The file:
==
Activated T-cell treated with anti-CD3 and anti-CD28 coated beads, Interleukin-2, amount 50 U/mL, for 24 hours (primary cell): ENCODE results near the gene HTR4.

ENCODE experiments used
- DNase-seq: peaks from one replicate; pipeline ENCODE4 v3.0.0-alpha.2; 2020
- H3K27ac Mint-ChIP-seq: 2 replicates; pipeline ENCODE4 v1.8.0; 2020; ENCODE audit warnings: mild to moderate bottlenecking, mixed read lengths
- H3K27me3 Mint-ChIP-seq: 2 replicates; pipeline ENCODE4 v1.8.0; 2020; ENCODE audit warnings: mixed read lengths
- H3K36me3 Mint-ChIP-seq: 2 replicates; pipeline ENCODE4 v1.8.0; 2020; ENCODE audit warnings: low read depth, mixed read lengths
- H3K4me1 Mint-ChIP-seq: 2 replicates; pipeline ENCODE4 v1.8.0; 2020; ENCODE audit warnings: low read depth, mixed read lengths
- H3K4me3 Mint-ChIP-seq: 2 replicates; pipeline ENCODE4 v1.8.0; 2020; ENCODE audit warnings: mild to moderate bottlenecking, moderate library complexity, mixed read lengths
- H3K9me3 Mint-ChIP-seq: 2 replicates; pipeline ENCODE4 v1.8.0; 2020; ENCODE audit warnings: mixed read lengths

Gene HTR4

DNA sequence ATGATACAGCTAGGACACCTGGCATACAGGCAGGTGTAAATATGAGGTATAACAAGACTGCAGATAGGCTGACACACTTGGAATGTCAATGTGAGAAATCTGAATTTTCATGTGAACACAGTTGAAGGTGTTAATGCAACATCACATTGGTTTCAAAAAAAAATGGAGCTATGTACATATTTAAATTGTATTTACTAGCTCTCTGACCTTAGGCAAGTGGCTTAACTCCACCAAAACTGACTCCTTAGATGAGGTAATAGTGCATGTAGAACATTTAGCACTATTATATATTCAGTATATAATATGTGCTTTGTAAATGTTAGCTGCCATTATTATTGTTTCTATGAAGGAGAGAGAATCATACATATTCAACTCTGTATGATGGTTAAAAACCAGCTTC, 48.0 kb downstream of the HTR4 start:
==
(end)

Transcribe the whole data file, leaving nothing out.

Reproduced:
Activated T-cell treated with anti-CD3 and anti-CD28 coated beads, Interleukin-2, amount 50 U/mL, for 24 hours (primary cell): ENCODE results near the gene HTR4.

ENCODE experiments used
- DNase-seq: peaks from one replicate; pipeline ENCODE4 v3.0.0-alpha.2; 2020
- H3K27ac Mint-ChIP-seq: 2 replicates; pipeline ENCODE4 v1.8.0; 2020; ENCODE audit warnings: mild to moderate bottlenecking, mixed read lengths
- H3K27me3 Mint-ChIP-seq: 2 replicates; pipeline ENCODE4 v1.8.0; 2020; ENCODE audit warnings: mixed read lengths
- H3K36me3 Mint-ChIP-seq: 2 replicates; pipeline ENCODE4 v1.8.0; 2020; ENCODE audit warnings: low read depth, mixed read lengths
- H3K4me1 Mint-ChIP-seq: 2 replicates; pipeline ENCODE4 v1.8.0; 2020; ENCODE audit warnings: low read depth, mixed read lengths
- H3K4me3 Mint-ChIP-seq: 2 replicates; pipeline ENCODE4 v1.8.0; 2020; ENCODE audit warnings: mild to moderate bottlenecking, moderate library complexity, mixed read lengths
- H3K9me3 Mint-ChIP-seq: 2 replicates; pipeline ENCODE4 v1.8.0; 2020; ENCODE audit warnings: mixed read lengths

Gene HTR4

DNA sequence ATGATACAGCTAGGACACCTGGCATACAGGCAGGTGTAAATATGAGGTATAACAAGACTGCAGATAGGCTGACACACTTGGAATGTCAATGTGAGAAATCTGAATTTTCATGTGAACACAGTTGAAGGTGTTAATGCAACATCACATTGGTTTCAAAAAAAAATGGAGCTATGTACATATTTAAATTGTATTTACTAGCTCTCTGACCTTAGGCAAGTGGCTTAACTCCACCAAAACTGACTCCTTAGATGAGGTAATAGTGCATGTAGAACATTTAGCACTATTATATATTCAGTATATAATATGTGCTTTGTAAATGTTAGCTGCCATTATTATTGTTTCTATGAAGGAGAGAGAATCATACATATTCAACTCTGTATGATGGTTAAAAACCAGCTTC, 48.0 kb downstream of the HTR4 start: